RushBuying anything from an empty Production Box costs at least twice as much as starting with even one shield in the box. For any City Improvement, once there is one shield in the box, every other shield costs two gold. For any land/sea/air unit, buying the whole thing costs more than buying it row by row. If you start with a few shields, switch to production of a Warrior (10 shields= 1 row), RB that, then switch to production of a Horse or Phalanx (2 rows, one already filled), RB that, then switch to an Archer or Diplomat (3 rows, 2 already filled), RB that, then switch to a Settler/Trireme and RB that. Each row costs a maximum of 25 gold, and if there are already a few shields in the row each extra shield costs less (but never less than 2 gold per shield). RBing any shields for a Wonder or SpaceShip part always costs 4 gold once you have at least one shield in the box.

    Terms used: Rush-Buying (RB) is buying the whole thing at once; Partial Rush-Buying (PRB) is letting the city contribute the first shields (or disbanding a unit for half its shields) and then buying the rest; Incremental Rush-Buying (IRB) is buying a unit complete row by row, and Incremental Partial Rush-Buying (IPRB) is letting a small city contribute part of a row each turn, then buying the rest of the row. RB takes one turn; PRB and IRB takes two turns; IPRB takes as many turns as rows of shields the unit costs. For the last row, if the city is making at least 5 shields and you don't need the unit that turn you can skip the last RB and it will complete next turn.

    Also worth knowing: early in the game, the Warrior is the cheapest unit you can buy from scratch, costing only 50 gold. It is also the ONLY unit that allows you to rush the first row of 10 shields. Two techs that "kill off" the Warriors are Feudalism and Gunpowder. In the late game, the cheapest item you can RB from scratch is a Temple or Barracks at 160 gold. Switching from that to a Spy (losing 20 of the 40 shields) and IRBing the third row adds only 25 gold for a total of 185 gold, compared to a straight RB of 210 gold. If you have the gold, start every RB with a Temple or Barracks and PRB the rest.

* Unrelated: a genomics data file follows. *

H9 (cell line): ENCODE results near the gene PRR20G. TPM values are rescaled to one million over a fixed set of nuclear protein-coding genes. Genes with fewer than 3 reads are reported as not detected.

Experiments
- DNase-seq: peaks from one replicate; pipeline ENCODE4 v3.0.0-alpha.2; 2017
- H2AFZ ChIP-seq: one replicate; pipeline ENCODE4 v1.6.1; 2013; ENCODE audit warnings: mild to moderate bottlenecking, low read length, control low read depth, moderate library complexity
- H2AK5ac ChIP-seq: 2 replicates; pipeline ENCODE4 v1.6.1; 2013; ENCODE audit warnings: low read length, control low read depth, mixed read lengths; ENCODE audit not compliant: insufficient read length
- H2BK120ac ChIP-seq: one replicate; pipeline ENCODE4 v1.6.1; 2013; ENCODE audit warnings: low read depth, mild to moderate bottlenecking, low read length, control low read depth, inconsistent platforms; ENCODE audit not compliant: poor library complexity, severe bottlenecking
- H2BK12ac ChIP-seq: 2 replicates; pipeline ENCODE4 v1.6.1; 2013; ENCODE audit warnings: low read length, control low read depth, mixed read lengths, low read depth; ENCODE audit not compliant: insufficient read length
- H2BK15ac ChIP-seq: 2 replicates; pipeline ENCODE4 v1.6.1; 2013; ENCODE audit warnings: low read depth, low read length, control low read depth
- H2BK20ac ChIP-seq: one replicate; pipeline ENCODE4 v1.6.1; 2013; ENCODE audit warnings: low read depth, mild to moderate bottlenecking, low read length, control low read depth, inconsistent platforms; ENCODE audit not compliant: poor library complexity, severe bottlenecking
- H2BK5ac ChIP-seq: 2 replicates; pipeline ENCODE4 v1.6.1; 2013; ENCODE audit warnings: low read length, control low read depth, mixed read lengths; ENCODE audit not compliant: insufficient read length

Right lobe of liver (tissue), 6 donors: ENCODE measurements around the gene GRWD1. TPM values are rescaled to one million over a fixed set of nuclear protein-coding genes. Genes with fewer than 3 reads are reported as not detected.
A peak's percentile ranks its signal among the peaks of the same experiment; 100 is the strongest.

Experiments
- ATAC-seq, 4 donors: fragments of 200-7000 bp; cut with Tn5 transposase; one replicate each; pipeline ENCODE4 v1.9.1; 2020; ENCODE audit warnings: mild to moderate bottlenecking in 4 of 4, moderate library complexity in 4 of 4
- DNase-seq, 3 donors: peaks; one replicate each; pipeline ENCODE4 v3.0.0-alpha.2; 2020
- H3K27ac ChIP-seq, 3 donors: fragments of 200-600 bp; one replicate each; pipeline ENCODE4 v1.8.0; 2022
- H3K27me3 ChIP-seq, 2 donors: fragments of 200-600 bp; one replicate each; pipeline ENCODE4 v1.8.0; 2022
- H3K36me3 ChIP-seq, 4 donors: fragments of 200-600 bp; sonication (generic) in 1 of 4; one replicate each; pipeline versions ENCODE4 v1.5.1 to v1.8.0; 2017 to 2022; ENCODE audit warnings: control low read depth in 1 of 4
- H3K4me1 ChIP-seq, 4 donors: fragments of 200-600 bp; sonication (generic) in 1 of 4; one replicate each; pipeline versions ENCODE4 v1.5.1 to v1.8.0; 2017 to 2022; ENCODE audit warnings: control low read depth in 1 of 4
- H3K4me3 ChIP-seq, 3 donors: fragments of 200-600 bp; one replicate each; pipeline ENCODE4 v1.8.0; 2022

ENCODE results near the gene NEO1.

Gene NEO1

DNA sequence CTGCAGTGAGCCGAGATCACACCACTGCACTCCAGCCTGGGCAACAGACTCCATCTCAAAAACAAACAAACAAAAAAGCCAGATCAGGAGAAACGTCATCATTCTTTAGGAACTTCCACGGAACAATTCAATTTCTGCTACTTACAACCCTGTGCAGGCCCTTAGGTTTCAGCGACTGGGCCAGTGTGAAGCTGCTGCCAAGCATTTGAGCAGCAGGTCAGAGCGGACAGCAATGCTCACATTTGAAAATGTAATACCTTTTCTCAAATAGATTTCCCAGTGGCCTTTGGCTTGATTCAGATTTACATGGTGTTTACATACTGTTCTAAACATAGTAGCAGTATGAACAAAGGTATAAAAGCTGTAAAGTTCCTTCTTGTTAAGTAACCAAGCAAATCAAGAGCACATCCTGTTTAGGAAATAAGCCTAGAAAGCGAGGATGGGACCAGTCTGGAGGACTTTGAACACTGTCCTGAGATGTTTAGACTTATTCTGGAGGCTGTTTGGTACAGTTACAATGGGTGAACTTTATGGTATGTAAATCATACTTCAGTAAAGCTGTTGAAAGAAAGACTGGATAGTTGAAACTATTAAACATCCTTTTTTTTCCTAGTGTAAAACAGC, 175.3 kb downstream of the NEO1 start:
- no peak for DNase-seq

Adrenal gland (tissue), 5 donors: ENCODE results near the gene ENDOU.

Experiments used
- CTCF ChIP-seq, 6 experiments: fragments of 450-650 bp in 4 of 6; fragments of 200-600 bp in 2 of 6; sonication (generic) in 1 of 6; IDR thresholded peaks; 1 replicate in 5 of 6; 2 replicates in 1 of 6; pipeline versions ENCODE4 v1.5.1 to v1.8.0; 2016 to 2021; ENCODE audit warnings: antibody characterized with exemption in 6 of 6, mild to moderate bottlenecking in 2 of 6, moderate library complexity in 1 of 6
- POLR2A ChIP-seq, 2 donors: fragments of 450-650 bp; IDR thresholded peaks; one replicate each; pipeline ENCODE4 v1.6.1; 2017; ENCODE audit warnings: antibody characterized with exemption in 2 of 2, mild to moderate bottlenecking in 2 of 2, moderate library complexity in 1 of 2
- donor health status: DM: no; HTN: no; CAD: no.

Once a ship has been launched, there is only two ways to beat it: launch a faster ship (minus the extra turns to build it), or take the launching civ's capital city. If the launching civ has more than 1000 gold in their treasury and at least one other city they can shift their capital to another city (essentially, they RushBuy a Palace in that city). If you are trying to stop someone else, try to bribe away other cities before attacking the capital (you cannot bribe a capital, but you will decrease their treasury and options to transfer if you succeed). If you are the one with the spaceship, spare no expense in defending your capital (favorite AI trick: get close enough to nuke it and paradrop in) while sabotaging or attacking any civ that looks like it is building a faster one. If no one has launched up to 5 turns before your landing you are safe: the fastest ship takes 5.7 years.